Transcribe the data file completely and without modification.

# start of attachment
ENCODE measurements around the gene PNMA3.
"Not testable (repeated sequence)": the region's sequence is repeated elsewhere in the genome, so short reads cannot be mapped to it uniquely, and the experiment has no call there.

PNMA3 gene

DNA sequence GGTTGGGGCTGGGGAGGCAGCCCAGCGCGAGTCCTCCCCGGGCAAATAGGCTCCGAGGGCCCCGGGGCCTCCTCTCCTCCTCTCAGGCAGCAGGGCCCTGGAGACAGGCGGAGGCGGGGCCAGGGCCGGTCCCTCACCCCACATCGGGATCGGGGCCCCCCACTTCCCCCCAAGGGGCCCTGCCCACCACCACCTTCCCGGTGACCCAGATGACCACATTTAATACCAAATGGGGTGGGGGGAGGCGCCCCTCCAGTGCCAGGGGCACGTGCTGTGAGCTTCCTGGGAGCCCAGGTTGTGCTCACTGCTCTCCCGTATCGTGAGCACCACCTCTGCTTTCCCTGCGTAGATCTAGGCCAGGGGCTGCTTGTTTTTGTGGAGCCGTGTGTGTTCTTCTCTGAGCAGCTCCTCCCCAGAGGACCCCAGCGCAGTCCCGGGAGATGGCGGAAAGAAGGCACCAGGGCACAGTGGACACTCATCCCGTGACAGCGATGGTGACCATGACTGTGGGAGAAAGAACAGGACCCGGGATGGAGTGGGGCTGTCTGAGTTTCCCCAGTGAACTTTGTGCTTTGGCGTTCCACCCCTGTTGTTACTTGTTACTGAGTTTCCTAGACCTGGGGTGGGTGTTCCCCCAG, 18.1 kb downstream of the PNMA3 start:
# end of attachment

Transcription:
ENCODE measurements around the gene PNMA3.
"Not testable (repeated sequence)": the region's sequence is repeated elsewhere in the genome, so short reads cannot be mapped to it uniquely, and the experiment has no call there.

PNMA3 gene

DNA sequence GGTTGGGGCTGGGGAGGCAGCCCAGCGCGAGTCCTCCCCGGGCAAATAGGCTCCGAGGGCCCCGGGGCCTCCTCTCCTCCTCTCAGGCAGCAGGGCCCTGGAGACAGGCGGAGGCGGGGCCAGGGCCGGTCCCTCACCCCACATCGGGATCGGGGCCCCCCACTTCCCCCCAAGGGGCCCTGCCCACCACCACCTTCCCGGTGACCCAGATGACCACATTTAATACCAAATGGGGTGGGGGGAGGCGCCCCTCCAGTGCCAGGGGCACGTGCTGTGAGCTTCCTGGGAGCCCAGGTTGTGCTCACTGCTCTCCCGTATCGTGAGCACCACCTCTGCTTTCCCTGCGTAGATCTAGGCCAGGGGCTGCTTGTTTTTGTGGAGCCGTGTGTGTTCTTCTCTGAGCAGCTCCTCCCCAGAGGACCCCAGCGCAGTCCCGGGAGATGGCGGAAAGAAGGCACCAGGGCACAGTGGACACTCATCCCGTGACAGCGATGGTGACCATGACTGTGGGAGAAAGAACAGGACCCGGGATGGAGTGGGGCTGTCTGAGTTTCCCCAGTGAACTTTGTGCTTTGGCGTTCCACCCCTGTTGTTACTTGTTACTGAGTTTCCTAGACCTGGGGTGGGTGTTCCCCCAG, 18.1 kb downstream of the PNMA3 start: